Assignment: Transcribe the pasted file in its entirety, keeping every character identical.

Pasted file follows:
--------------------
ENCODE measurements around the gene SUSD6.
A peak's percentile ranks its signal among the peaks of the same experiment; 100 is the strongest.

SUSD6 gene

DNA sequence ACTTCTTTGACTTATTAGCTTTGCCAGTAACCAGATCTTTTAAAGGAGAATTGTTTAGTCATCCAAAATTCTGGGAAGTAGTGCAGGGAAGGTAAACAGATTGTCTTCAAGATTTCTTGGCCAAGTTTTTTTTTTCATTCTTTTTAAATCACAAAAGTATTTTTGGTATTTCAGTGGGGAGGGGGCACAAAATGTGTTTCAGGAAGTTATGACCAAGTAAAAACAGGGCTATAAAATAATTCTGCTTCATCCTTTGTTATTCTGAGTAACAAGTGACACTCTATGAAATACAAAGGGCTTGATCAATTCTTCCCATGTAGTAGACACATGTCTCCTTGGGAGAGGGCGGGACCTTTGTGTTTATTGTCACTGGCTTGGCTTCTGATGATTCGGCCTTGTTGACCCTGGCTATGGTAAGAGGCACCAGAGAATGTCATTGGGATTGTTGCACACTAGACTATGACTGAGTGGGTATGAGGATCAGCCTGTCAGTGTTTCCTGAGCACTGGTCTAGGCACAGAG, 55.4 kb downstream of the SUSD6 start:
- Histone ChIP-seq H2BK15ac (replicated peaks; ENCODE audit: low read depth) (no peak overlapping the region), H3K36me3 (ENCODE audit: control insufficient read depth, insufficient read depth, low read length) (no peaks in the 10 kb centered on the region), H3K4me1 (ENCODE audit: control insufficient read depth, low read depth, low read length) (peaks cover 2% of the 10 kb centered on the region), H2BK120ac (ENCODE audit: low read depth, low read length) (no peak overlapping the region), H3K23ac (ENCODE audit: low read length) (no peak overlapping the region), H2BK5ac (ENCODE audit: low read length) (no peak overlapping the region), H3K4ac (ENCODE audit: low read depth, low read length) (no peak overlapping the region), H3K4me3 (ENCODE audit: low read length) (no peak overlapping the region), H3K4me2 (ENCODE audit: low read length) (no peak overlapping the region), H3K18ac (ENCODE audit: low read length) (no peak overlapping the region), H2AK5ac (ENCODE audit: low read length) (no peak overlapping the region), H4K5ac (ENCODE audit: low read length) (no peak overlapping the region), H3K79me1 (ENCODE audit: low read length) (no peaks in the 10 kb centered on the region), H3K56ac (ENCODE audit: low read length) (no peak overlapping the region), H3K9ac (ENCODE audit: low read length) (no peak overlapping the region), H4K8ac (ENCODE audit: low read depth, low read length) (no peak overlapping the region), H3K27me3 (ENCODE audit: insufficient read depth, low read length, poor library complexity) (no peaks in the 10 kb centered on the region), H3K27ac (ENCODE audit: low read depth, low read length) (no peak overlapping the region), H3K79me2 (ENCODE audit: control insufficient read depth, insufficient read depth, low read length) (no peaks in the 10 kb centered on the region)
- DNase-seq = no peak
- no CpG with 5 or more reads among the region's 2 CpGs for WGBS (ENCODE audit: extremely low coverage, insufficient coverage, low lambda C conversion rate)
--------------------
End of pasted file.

ENCODE measurements around the gene SUSD6.
A peak's percentile ranks its signal among the peaks of the same experiment; 100 is the strongest.

SUSD6 gene

DNA sequence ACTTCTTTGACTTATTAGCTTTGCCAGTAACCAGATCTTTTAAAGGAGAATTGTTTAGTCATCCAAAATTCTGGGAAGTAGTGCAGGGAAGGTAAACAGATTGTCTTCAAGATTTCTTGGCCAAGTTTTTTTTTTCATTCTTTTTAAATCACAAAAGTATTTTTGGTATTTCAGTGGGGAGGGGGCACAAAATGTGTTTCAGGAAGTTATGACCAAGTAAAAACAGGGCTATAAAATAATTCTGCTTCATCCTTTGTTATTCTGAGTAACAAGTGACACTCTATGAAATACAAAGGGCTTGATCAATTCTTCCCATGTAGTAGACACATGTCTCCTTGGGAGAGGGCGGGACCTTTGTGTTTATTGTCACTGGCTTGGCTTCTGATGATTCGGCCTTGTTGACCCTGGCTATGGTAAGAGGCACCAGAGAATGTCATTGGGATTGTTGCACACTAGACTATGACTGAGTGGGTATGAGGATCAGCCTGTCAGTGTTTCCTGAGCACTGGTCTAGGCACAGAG, 55.4 kb downstream of the SUSD6 start:
- Histone ChIP-seq H2BK15ac (replicated peaks; ENCODE audit: low read depth) (no peak overlapping the region), H3K36me3 (ENCODE audit: control insufficient read depth, insufficient read depth, low read length) (no peaks in the 10 kb centered on the region), H3K4me1 (ENCODE audit: control insufficient read depth, low read depth, low read length) (peaks cover 2% of the 10 kb centered on the region), H2BK120ac (ENCODE audit: low read depth, low read length) (no peak overlapping the region), H3K23ac (ENCODE audit: low read length) (no peak overlapping the region), H2BK5ac (ENCODE audit: low read length) (no peak overlapping the region), H3K4ac (ENCODE audit: low read depth, low read length) (no peak overlapping the region), H3K4me3 (ENCODE audit: low read length) (no peak overlapping the region), H3K4me2 (ENCODE audit: low read length) (no peak overlapping the region), H3K18ac (ENCODE audit: low read length) (no peak overlapping the region), H2AK5ac (ENCODE audit: low read length) (no peak overlapping the region), H4K5ac (ENCODE audit: low read length) (no peak overlapping the region), H3K79me1 (ENCODE audit: low read length) (no peaks in the 10 kb centered on the region), H3K56ac (ENCODE audit: low read length) (no peak overlapping the region), H3K9ac (ENCODE audit: low read length) (no peak overlapping the region), H4K8ac (ENCODE audit: low read depth, low read length) (no peak overlapping the region), H3K27me3 (ENCODE audit: insufficient read depth, low read length, poor library complexity) (no peaks in the 10 kb centered on the region), H3K27ac (ENCODE audit: low read depth, low read length) (no peak overlapping the region), H3K79me2 (ENCODE audit: control insufficient read depth, insufficient read depth, low read length) (no peaks in the 10 kb centered on the region)
- DNase-seq = no peak
- no CpG with 5 or more reads among the region's 2 CpGs for WGBS (ENCODE audit: extremely low coverage, insufficient coverage, low lambda C conversion rate)